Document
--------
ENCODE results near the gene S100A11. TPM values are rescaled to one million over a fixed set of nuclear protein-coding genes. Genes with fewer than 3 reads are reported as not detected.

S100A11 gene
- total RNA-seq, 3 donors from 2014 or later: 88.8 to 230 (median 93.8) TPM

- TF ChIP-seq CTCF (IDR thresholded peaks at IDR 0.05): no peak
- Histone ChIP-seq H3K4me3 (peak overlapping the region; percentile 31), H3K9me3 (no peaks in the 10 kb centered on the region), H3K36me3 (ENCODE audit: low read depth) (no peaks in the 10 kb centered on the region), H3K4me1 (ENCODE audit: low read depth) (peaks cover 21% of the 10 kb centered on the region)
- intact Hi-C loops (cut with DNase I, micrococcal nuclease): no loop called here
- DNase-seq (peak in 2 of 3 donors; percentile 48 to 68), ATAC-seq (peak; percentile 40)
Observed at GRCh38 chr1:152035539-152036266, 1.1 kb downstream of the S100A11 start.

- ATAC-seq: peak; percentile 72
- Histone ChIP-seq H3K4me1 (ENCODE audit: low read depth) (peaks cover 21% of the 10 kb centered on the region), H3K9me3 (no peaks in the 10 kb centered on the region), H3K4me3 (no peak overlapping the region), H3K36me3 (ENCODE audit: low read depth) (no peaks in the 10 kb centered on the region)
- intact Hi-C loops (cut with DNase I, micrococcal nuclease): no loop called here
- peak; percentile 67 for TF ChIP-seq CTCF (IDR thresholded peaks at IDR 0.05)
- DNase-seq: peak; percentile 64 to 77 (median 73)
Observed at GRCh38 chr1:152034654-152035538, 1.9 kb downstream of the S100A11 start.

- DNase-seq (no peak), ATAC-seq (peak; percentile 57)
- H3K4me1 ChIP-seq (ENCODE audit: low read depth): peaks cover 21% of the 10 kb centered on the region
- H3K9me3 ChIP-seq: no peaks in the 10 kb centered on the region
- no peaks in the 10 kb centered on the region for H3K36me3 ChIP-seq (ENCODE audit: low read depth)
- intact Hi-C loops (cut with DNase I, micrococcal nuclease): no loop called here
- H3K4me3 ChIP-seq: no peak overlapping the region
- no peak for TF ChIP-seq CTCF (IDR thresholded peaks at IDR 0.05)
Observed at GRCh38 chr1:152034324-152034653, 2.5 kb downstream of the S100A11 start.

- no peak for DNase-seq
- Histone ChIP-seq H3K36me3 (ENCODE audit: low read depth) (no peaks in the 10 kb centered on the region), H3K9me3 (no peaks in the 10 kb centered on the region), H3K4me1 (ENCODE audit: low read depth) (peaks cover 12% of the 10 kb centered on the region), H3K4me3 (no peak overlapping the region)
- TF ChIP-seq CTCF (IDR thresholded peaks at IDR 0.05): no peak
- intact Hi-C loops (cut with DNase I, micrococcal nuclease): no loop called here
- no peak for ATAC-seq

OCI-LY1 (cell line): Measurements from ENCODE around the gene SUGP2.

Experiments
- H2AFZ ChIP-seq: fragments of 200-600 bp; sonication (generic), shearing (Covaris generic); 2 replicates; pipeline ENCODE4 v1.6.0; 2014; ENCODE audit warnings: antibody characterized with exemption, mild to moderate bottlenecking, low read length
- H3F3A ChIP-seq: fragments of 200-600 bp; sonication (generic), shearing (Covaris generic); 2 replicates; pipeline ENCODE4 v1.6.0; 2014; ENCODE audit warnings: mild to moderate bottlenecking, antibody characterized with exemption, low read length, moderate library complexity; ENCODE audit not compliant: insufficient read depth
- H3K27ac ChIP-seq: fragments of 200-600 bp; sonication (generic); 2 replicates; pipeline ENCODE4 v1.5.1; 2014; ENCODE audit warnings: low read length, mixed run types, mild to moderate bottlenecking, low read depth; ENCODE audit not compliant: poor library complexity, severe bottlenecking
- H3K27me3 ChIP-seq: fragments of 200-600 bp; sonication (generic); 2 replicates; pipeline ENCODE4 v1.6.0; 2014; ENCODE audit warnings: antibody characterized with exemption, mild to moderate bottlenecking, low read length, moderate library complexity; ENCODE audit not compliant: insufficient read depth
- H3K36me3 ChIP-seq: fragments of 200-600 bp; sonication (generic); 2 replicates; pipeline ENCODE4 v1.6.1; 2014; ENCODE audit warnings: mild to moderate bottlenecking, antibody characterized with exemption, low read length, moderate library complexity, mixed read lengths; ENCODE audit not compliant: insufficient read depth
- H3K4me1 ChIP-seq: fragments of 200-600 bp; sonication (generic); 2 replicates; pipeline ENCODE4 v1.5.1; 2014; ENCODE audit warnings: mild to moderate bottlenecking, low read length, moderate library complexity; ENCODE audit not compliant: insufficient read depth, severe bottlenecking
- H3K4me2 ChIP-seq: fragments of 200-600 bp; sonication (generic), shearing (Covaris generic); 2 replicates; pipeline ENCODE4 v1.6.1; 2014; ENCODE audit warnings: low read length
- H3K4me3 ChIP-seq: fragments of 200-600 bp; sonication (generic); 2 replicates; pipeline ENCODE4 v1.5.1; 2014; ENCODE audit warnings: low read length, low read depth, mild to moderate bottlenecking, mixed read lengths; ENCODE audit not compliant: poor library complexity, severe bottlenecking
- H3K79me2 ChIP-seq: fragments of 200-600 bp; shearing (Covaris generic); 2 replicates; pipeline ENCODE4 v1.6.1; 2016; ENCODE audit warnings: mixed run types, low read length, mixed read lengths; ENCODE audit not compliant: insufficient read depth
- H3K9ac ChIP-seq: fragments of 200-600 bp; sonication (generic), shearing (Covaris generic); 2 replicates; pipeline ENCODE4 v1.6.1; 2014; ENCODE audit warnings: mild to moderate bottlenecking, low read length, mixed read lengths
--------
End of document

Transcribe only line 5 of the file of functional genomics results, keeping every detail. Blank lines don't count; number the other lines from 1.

- Histone ChIP-seq H3K4me3 (peak overlapping the region; percentile 31), H3K9me3 (no peaks in the 10 kb centered on the region), H3K36me3 (ENCODE audit: low read depth) (no peaks in the 10 kb centered on the region), H3K4me1 (ENCODE audit: low read depth) (peaks cover 21% of the 10 kb centered on the region)